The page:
But the hotbed of underwater activity is Florida: the Lower Keys Chamber of Commerce stages an annual underwater concert which gig-goers can attend in their scuba gear; or you can get married underwater with a live video feed to guests on the surface


A quietly intriguing column from the brains behind QI, the BBC quiz show.

DiveStyle Clarence Sale Is Now On!!!


We have some very exciting things happening at DiveStyle and we need to make some space for lots of great brand new products!

Sale start 09:00 7th March 2014 and ends on 17:00 15th March 2014
These offers are only available in store and when they are gone they are gone!



 Sale Price 

Hollis SD7 Flex Semi-dry (ladies)



Hollis SD7 Flex Semi-dry (male)



Viper OH Fins



Viper FF Fins



Pioneer Ladies 5mm System



Pioneer 5mm One-Piece



Pioneer Ladies 5mm Shortie



Pioneer Mens 5mm Shortie



Swarm Winter Wetsuit



Aeries Jetpack



Aeries EX200






Mares Wave Fin (size only)



Explorer Pro Fins



Hollis F-1 Fin



Vortex V16 Fin w/Spring heel



Hollis F-2 Fin



Typhoon Pro II Fins



Seac Propulsion



Typhoon Childs T-Jet Fin



Twin Jet Max Full Foot Fin



Mares Avanti FF Fin



Typhoon Fusion Fin w/ Spring Strap



AquaLung Slingshot Fins



Typhoon Surfmaster 6.5mm Boots



Oceanic New Venture II Boots



OP 5mm Boots



Fourth Element Pelagic Boots



Fourth Element Amphibian Boots



Fourth Element 5mm Gloves



Fourth Element 3mm Gloves



Fourth Element 4mm Camel Toe Mitts



Fourth Element G-1 Glove Liner



Oceanic Cyberskin 2.5mm Gloves



Oceanic Gauntlet 3mm Gloves



Mako 5mm Gloves



Mako 3mm Gloves



Typhoon 3mm Gloves



Typhoon 5mm Gloves



Typhoon Stretch V



Oceanic Pioneer Hood



Lavacore Hood



Fourth Element 3mm Hood



Fourth Element 5mm Hood



Mares Hood



Tusa Geminus Mask



Tusa Freedom One Mask



Hollis M-1 Mask



Hollis M-3 Mask



Oceanic Ion Mask



Oceanic Accent Mask



Oceanic Mako-1 Mask



Oceanic Mako-2 Mask



Oceanic Mini Shadow Mask



Oceanic Site Mask



Body Glove Lucent Mask



AquaLung Micro Mask



Oceanic Enzo II Mask



Oceanic Black Widow Knife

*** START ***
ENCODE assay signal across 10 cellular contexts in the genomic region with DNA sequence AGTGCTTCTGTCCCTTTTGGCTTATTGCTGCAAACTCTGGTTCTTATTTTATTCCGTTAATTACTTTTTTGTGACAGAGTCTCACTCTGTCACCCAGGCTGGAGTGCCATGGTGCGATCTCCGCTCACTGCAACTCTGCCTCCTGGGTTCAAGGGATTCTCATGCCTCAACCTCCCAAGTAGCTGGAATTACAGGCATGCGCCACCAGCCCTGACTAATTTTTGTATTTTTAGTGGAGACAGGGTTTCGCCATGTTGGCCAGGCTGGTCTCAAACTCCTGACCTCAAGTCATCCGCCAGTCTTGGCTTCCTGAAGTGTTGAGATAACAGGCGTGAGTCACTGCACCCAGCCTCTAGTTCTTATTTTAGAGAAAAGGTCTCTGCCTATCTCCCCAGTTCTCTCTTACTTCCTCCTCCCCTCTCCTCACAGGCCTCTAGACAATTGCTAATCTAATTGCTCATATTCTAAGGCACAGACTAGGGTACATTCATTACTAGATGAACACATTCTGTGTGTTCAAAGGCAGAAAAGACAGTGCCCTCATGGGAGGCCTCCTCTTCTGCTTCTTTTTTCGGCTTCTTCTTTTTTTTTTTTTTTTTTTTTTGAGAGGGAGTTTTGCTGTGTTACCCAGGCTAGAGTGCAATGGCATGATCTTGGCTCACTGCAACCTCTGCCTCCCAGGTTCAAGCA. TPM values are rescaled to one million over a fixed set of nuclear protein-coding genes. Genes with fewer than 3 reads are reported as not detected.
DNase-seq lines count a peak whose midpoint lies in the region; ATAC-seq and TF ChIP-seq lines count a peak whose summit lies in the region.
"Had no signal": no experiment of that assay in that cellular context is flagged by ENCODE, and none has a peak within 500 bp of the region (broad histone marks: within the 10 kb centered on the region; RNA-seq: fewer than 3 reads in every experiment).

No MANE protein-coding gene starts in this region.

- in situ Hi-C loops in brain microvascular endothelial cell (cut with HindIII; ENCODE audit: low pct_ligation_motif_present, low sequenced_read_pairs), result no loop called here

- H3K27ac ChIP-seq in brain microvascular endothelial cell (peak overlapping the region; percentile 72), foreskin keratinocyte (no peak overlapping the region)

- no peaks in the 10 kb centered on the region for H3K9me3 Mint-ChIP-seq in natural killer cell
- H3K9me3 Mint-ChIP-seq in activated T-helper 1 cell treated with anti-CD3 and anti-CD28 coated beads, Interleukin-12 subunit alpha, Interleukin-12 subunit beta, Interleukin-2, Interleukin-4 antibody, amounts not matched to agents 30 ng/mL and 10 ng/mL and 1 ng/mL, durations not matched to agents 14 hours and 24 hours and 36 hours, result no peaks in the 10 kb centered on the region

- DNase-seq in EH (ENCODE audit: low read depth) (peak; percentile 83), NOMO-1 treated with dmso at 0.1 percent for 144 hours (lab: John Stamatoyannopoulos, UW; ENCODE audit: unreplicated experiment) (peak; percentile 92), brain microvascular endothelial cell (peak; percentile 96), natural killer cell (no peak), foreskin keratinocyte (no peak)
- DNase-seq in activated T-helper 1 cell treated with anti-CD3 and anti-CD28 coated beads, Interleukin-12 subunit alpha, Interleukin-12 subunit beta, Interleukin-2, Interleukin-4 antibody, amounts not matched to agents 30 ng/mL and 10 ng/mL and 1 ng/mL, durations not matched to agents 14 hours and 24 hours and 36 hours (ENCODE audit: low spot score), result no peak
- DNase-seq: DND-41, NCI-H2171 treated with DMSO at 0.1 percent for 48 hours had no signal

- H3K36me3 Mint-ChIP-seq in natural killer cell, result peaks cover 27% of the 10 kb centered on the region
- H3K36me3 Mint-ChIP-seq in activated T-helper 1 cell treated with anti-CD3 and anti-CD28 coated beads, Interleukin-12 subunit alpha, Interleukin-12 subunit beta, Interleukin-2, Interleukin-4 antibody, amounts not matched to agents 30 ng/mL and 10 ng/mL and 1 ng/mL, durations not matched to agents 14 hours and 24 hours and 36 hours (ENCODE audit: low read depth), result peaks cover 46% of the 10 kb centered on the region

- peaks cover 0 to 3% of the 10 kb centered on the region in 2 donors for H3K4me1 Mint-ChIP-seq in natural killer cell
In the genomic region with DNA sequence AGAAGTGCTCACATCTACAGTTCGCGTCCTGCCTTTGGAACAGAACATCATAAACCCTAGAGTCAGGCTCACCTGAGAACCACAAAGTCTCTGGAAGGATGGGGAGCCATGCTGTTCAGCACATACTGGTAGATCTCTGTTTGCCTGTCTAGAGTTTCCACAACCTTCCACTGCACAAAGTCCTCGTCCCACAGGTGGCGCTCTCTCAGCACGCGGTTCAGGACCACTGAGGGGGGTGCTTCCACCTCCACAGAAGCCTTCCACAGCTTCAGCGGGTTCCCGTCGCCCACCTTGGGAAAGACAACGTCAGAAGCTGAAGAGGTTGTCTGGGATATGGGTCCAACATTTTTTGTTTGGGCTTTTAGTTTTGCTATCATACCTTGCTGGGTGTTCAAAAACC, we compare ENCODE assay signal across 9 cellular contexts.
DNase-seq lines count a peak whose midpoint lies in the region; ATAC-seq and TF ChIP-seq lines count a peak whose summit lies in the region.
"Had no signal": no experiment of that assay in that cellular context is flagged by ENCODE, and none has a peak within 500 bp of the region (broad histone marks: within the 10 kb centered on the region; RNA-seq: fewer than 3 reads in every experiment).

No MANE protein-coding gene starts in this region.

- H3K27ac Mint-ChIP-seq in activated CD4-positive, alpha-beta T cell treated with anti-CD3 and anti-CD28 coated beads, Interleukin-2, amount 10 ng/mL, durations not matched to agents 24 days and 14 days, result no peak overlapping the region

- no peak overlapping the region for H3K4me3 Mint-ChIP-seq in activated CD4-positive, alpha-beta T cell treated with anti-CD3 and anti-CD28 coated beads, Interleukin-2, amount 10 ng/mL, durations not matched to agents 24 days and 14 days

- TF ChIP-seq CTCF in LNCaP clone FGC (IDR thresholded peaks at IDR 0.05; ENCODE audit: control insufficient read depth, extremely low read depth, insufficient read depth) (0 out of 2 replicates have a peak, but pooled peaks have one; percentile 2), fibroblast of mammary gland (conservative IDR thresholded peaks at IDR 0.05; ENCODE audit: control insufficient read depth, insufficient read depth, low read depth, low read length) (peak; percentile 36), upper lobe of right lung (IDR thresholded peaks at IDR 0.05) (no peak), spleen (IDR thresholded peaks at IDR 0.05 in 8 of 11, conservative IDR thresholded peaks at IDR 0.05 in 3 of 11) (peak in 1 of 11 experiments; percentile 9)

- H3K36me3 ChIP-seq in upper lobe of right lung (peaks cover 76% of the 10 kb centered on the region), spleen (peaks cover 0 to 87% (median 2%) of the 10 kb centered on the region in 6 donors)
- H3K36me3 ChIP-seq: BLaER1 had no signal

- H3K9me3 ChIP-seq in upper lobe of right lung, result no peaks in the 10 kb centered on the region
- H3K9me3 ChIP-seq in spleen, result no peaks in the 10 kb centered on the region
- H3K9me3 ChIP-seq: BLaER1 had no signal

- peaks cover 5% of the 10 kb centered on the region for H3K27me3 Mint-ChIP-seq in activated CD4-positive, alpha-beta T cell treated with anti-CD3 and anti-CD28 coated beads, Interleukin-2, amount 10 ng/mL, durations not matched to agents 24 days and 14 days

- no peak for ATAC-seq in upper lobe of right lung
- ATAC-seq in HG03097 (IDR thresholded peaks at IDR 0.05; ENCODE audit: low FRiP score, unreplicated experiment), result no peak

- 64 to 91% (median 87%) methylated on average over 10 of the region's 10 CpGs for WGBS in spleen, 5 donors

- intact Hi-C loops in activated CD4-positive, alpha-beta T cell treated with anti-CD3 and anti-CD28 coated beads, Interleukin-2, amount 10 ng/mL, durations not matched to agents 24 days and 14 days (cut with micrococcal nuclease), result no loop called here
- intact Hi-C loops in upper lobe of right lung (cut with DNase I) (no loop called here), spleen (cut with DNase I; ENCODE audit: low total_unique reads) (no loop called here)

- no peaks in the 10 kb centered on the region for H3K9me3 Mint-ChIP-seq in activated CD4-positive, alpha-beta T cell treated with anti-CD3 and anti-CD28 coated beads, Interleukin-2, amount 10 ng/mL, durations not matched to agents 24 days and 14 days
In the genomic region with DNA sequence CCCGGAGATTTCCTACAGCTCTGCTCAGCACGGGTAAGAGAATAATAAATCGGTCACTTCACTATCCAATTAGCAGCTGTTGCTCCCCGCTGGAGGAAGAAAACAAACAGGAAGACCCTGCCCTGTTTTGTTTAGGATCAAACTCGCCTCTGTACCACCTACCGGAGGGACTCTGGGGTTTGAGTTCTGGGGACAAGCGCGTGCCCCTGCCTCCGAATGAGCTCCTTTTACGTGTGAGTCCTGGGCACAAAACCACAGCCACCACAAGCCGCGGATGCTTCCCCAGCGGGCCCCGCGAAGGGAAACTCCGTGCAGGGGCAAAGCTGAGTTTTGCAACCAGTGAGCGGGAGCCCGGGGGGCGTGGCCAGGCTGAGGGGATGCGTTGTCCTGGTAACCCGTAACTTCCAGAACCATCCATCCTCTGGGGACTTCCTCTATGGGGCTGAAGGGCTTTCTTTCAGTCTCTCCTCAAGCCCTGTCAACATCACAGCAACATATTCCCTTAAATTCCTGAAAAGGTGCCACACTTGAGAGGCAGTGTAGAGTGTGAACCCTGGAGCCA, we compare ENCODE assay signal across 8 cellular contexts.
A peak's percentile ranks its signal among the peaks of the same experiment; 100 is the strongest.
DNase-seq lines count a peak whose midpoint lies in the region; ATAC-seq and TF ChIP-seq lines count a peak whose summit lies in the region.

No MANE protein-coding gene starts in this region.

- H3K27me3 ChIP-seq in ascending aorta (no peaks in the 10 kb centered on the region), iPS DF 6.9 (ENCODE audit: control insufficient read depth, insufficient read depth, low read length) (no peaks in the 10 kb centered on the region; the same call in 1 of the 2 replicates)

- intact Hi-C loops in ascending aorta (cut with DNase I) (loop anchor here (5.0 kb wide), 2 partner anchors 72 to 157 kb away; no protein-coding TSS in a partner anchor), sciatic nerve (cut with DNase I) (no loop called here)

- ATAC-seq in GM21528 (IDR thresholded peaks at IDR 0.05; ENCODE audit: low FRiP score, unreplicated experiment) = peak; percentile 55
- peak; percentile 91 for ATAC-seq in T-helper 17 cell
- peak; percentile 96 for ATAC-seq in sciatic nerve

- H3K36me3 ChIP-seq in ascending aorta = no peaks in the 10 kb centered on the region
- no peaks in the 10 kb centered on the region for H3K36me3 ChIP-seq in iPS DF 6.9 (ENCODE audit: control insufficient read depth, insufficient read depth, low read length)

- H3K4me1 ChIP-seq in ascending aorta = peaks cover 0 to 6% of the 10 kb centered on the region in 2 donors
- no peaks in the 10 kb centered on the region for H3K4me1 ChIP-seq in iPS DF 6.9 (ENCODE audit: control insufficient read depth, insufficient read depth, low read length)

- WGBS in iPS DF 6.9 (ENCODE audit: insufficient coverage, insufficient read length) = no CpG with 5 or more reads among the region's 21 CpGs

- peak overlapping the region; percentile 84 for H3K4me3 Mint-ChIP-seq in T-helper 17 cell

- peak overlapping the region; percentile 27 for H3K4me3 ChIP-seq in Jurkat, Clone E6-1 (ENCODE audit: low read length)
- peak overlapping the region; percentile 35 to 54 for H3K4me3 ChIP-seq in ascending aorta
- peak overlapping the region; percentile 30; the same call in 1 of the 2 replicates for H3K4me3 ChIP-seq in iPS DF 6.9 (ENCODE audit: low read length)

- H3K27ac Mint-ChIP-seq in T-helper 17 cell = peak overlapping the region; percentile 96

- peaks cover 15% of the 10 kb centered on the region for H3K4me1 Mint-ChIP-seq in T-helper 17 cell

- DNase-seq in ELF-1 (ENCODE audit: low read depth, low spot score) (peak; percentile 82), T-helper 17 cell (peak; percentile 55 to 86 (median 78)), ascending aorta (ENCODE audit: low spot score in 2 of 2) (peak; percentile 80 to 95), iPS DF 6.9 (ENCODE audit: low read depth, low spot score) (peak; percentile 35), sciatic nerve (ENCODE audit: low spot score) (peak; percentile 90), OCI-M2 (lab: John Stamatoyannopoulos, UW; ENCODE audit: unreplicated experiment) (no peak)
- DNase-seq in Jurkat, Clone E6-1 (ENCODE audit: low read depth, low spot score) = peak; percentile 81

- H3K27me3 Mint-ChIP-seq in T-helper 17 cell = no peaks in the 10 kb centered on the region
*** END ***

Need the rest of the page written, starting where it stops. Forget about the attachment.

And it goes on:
Oceanic Delta Knife



Typhoon Dragon Knife



Tusa Line Cutter (Red)



Beaver Pro Net Cutter



Beaver Pro Net Cutter Pouch



Oceanic Spinner Knife



AquaLung Squeeze Lock Knife



Hollis Microlight Torch Key Ring



Hollis LED 6 Torch



Hollis Mini LED 3 Torch



Hollis LED 3 Back up Torch



Lumb Bros Tektite Torch



Hollis 16W Cannister Torch



Lavacore Long Sleeve Shirt



Lavacore Pants



Lavacore Short Sleeve Shirt



Lavacore Shorts



Fourth Element Ladies Halo 3D



Fourth Element Hot Socks



Fourth Element Arctic 2 Piece



Fourth Element Arctic Leggings



Fourth Element Arctic Top



Fourth Element Ozone Jacket (XXL)



Fourth Element Xerotherm Arctic 3 Piece



Fourth Element Xerotherm Leggings



Fourth Element Xerotherm Long Sleeve Top



Fourth Element Xerotherm Socks



Fourth Element Dry Base Long Sleeve



Fourth Element Long Sleeved Hydroskin



Fourth Element Short Sleeved Hydroskin



Beaver 74cm BCD Hose



Beaver 2.1m Reg Hose



Beaver 74cm Reg Hose



Oceanic Alpha 9 Octopus



Oceanic EOS FDX10 DVT Yoke



Sherwood Octopus



Sherwood Magnum A-Clamp



ATX 40



Sherwood Brut



Hollis DC-7 (500SE)



EOS 2nd Stage Only



AquaLung Legend LX Supreme



AquaLung Legend LUX Supreme



Oceanic Navcon Swiv 2



Oceanic Max Depth Navcon



Sherwood Compact 3 Gauge



Suunto CB Double in Line



SK7 Wrist Compass



Retractor for SK7



Oceanic Arid Snorkel



Oceanic Ultradry Snorkel



Oceanic Response Snorkel



Oceanic Pocket Snorkel



Tusa Platina II Snorkel



Typhoon TS2 Semi-dry Snorkel



Body Glove Lucent Snorkel



Beauchat Voyager L Suitcase



Beauchat Voyager Cabin Bag



Beauchat Regulator Bag



Beauchat Air Light 2 Bag



Oceanic Cargo Duffle Bag



Oceanic Roller 4



Oceanic Regulator Bag



Beaver Mesh Fold-Up Bag



100g Typhoon Undersuit



Tusa Reef Tourer Sets



Tusa Long Fins



McNett Micronet Towel



Oceanic FlexDura Drysuit



Oceanic HD400 Drysuit



Hollis DX-300



O’Neill Sector 5mm Wetsuit